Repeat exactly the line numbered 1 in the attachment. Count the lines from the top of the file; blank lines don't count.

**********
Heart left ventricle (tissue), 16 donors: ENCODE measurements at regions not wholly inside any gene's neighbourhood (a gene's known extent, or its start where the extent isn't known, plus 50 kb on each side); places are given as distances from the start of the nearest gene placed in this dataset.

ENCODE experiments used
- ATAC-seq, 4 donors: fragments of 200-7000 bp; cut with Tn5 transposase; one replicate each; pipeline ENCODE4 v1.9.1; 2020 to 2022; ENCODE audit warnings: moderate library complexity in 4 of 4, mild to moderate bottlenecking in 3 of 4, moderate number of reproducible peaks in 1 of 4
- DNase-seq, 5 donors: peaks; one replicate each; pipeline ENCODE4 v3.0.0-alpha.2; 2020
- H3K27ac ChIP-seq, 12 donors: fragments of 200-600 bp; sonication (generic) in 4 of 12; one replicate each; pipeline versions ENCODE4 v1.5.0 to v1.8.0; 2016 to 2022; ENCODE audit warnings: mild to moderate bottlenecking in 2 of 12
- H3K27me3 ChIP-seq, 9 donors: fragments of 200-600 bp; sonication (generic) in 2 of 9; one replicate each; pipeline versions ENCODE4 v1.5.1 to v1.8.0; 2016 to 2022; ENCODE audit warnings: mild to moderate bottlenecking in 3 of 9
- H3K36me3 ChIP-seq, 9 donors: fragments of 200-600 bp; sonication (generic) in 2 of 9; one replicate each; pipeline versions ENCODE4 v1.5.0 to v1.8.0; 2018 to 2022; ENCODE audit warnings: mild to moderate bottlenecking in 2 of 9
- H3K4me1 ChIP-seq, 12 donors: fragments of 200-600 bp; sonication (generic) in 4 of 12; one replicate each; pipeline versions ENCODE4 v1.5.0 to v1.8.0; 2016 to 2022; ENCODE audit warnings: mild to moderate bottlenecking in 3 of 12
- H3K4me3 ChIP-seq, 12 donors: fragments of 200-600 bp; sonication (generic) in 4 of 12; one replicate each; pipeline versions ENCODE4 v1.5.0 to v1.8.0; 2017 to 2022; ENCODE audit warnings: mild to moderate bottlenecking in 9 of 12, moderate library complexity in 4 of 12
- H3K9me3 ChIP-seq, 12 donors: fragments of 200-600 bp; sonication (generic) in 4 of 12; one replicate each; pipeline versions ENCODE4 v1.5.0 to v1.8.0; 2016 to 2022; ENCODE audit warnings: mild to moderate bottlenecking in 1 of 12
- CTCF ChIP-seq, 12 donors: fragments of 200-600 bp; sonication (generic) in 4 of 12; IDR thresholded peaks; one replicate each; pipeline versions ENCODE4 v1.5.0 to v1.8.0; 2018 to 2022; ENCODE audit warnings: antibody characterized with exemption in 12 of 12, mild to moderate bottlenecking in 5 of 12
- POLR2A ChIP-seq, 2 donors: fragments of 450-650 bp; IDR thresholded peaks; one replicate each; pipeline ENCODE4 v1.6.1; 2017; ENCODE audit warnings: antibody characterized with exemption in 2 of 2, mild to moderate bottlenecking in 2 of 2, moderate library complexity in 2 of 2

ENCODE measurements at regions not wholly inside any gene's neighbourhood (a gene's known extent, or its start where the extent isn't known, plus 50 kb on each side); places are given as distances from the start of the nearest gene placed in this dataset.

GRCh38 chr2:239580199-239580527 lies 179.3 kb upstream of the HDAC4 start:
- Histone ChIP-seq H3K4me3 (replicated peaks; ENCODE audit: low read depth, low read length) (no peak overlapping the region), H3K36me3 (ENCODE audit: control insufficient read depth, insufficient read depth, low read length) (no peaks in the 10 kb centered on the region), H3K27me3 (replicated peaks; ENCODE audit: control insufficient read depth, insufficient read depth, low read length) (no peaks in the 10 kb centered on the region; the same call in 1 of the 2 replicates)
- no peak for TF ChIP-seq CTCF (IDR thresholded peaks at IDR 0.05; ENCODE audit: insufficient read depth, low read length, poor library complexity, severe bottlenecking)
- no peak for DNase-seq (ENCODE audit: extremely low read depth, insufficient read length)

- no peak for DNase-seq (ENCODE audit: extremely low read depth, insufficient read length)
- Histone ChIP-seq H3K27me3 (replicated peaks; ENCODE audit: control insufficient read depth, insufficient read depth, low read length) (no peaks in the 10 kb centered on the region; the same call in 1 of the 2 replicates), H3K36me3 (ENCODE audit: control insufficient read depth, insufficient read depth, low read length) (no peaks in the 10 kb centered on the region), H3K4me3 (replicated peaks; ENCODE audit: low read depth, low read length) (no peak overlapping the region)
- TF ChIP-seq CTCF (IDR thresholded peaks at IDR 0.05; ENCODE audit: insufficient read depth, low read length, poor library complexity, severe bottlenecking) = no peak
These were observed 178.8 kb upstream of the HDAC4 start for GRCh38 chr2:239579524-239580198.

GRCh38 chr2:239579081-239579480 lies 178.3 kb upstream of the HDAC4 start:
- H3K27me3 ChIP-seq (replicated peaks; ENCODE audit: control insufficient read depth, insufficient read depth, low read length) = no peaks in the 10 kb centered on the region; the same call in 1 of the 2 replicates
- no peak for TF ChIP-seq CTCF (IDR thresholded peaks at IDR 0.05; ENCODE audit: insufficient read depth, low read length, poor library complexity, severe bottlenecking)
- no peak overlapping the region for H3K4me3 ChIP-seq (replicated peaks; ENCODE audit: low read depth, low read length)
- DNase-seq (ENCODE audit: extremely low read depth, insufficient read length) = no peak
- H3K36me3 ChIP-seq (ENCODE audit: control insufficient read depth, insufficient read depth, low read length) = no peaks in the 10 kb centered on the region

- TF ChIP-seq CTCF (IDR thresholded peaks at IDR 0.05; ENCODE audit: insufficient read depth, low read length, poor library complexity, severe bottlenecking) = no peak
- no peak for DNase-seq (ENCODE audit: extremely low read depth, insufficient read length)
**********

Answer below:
Heart left ventricle (tissue), 16 donors: ENCODE measurements at regions not wholly inside any gene's neighbourhood (a gene's known extent, or its start where the extent isn't known, plus 50 kb on each side); places are given as distances from the start of the nearest gene placed in this dataset.